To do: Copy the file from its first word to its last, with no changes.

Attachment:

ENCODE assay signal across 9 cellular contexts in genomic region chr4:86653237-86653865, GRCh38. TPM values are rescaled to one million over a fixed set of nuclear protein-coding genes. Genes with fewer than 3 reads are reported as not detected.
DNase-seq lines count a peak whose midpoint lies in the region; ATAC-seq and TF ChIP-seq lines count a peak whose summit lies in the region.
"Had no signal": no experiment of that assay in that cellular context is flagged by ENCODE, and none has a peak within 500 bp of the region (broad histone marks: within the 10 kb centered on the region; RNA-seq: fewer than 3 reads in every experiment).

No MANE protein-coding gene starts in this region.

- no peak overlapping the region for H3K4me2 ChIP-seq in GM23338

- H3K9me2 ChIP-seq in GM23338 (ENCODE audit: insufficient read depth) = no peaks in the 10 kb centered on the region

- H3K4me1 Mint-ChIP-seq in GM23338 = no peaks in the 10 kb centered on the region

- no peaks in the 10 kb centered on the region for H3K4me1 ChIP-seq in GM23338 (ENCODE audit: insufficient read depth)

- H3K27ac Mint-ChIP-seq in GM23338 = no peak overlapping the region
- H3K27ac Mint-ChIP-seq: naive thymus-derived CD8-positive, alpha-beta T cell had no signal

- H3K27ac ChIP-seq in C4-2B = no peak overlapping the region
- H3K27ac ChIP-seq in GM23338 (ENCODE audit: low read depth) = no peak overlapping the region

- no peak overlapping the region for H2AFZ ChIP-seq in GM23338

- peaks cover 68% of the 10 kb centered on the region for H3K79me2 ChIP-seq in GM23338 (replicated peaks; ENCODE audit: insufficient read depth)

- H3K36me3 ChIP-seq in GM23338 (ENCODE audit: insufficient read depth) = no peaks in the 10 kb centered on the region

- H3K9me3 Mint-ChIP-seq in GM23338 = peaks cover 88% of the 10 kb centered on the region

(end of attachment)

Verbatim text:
ENCODE assay signal across 9 cellular contexts in genomic region chr4:86653237-86653865, GRCh38. TPM values are rescaled to one million over a fixed set of nuclear protein-coding genes. Genes with fewer than 3 reads are reported as not detected.
DNase-seq lines count a peak whose midpoint lies in the region; ATAC-seq and TF ChIP-seq lines count a peak whose summit lies in the region.
"Had no signal": no experiment of that assay in that cellular context is flagged by ENCODE, and none has a peak within 500 bp of the region (broad histone marks: within the 10 kb centered on the region; RNA-seq: fewer than 3 reads in every experiment).

No MANE protein-coding gene starts in this region.

- no peak overlapping the region for H3K4me2 ChIP-seq in GM23338

- H3K9me2 ChIP-seq in GM23338 (ENCODE audit: insufficient read depth) = no peaks in the 10 kb centered on the region

- H3K4me1 Mint-ChIP-seq in GM23338 = no peaks in the 10 kb centered on the region

- no peaks in the 10 kb centered on the region for H3K4me1 ChIP-seq in GM23338 (ENCODE audit: insufficient read depth)

- H3K27ac Mint-ChIP-seq in GM23338 = no peak overlapping the region
- H3K27ac Mint-ChIP-seq: naive thymus-derived CD8-positive, alpha-beta T cell had no signal

- H3K27ac ChIP-seq in C4-2B = no peak overlapping the region
- H3K27ac ChIP-seq in GM23338 (ENCODE audit: low read depth) = no peak overlapping the region

- no peak overlapping the region for H2AFZ ChIP-seq in GM23338

- peaks cover 68% of the 10 kb centered on the region for H3K79me2 ChIP-seq in GM23338 (replicated peaks; ENCODE audit: insufficient read depth)

- H3K36me3 ChIP-seq in GM23338 (ENCODE audit: insufficient read depth) = no peaks in the 10 kb centered on the region

- H3K9me3 Mint-ChIP-seq in GM23338 = peaks cover 88% of the 10 kb centered on the region